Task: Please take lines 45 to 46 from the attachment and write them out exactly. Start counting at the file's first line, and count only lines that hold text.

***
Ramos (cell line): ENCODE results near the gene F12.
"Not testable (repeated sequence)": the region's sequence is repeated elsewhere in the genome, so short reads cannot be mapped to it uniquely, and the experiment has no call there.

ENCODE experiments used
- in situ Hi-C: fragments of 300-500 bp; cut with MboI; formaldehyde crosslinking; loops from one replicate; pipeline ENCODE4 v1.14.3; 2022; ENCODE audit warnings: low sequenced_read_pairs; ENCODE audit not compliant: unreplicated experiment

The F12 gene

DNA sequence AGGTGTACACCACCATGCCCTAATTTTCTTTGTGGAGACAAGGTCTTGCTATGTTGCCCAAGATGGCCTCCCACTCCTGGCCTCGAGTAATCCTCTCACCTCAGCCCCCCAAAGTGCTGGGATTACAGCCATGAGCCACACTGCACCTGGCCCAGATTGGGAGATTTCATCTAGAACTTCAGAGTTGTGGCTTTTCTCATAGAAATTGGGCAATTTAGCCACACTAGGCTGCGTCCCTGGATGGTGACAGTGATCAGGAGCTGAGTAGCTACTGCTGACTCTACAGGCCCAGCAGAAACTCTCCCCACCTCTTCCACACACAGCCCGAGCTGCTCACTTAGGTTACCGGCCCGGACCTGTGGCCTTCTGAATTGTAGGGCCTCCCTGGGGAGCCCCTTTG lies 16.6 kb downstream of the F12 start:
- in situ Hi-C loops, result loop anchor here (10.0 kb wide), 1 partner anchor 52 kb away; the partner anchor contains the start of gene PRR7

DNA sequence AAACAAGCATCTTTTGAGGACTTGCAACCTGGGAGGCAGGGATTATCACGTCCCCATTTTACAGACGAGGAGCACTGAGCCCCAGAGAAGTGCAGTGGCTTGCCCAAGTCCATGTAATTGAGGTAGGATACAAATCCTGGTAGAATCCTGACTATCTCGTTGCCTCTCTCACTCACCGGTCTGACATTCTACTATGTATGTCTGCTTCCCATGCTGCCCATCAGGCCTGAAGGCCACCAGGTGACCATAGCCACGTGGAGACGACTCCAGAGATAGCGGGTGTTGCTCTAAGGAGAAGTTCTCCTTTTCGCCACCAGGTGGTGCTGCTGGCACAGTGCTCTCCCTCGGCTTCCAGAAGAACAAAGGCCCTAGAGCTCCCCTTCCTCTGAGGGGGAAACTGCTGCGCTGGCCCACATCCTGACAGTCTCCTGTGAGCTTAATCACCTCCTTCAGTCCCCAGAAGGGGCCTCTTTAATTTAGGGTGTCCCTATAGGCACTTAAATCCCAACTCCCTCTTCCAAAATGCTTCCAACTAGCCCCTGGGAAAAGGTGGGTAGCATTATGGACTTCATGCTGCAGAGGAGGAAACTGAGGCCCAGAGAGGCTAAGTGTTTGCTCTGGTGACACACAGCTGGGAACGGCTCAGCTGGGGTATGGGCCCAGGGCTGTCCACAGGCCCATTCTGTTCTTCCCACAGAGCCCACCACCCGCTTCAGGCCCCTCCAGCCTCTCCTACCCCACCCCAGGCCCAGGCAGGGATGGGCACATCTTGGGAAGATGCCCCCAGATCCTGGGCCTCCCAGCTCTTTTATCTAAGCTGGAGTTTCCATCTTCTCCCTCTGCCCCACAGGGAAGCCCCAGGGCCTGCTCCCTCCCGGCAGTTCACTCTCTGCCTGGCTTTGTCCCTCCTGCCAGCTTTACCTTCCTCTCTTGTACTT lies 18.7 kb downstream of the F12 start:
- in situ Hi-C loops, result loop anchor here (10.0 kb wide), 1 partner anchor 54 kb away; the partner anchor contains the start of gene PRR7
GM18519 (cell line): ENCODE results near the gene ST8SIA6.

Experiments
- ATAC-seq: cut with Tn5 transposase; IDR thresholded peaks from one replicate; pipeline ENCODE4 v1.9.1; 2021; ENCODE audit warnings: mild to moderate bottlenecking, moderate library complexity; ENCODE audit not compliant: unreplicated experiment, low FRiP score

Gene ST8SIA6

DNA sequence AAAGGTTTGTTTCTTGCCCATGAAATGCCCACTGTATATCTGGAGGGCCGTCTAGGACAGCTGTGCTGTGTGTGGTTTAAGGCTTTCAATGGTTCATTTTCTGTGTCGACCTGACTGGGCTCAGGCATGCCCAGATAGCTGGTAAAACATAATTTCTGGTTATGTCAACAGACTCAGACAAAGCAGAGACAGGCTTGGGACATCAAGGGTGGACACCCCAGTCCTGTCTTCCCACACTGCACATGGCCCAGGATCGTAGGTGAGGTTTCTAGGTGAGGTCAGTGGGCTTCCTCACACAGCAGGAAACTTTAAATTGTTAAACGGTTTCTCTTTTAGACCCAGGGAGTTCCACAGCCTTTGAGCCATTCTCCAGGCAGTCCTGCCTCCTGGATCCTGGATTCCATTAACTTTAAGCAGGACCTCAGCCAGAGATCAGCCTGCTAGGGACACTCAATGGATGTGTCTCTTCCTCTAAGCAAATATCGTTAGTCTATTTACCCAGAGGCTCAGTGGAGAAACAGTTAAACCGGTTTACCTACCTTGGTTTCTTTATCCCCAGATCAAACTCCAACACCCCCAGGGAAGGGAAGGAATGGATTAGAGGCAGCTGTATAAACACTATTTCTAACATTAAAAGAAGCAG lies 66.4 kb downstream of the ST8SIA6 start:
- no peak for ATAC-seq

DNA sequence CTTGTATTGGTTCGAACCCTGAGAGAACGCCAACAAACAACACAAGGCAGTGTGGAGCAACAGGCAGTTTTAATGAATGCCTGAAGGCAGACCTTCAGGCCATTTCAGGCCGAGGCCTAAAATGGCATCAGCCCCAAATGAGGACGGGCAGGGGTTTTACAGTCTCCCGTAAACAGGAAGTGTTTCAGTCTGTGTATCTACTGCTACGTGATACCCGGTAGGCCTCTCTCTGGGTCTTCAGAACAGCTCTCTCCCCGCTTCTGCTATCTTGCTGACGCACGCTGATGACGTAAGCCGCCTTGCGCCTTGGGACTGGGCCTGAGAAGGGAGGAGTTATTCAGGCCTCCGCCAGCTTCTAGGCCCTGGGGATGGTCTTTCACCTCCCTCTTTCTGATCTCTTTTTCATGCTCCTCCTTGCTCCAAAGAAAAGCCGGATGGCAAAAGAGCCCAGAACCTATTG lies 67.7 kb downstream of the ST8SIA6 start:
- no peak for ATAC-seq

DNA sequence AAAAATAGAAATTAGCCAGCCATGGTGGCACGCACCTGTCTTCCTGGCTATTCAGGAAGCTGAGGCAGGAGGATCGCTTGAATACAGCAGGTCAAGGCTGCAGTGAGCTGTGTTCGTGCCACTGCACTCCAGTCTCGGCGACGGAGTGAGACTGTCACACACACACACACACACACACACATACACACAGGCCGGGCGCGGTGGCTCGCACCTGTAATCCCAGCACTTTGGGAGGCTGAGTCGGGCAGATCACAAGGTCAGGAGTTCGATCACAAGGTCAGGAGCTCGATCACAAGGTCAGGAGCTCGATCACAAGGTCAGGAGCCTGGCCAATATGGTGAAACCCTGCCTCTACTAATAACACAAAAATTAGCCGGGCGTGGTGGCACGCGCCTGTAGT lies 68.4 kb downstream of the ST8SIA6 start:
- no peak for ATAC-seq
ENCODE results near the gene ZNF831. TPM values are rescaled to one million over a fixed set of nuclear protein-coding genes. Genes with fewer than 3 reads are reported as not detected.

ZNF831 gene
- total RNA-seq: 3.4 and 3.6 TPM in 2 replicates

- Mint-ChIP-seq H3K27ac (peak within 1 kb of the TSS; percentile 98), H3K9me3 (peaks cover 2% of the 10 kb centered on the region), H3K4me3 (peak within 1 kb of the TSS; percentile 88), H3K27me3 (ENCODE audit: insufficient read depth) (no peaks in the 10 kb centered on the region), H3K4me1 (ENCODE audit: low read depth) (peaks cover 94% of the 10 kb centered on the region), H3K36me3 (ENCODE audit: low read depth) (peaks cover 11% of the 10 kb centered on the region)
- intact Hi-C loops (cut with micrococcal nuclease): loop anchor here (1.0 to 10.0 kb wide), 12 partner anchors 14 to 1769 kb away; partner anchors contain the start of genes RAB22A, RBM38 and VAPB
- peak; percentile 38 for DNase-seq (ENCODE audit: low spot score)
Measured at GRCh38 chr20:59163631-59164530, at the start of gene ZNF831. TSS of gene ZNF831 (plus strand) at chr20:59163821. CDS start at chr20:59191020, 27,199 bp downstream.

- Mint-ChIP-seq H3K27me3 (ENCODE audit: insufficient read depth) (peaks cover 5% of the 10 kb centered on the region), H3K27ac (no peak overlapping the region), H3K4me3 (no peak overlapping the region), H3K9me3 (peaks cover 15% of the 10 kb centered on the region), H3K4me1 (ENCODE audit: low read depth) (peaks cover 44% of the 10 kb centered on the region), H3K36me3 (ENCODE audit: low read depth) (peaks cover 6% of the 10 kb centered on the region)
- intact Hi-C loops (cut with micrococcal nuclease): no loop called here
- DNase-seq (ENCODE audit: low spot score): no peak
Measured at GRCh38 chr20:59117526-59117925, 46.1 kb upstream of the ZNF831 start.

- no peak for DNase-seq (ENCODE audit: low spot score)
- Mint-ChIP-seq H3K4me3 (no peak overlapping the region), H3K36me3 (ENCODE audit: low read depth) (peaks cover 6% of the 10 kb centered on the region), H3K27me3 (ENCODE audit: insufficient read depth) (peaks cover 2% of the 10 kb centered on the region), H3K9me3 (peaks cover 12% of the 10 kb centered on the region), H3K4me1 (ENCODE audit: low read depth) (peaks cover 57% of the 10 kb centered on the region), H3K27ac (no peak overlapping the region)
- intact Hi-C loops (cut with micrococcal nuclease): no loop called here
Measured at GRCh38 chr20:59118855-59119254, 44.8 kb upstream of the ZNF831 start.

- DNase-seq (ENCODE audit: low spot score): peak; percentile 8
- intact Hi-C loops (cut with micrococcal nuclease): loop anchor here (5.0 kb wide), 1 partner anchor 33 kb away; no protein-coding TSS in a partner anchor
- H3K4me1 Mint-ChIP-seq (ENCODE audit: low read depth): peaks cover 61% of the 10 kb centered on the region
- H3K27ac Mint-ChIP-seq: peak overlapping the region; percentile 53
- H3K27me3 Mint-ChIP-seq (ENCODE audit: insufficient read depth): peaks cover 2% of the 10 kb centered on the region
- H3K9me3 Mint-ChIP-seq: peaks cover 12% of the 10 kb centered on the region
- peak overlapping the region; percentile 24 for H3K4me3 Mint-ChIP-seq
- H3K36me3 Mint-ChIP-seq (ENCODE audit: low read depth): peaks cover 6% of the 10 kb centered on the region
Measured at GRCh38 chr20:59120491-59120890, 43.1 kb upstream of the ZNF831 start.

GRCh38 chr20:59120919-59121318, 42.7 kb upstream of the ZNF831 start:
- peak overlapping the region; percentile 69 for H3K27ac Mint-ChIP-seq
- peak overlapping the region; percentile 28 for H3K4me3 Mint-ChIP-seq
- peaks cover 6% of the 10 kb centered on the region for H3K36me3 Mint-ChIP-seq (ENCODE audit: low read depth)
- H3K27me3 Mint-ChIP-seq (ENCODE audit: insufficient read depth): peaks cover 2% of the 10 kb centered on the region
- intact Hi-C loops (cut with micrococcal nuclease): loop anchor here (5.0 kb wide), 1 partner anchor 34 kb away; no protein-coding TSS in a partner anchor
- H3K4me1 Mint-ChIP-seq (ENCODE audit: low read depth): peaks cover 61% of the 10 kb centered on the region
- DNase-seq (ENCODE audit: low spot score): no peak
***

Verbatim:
- peak overlapping the region; percentile 69 for H3K27ac Mint-ChIP-seq
- peak overlapping the region; percentile 28 for H3K4me3 Mint-ChIP-seq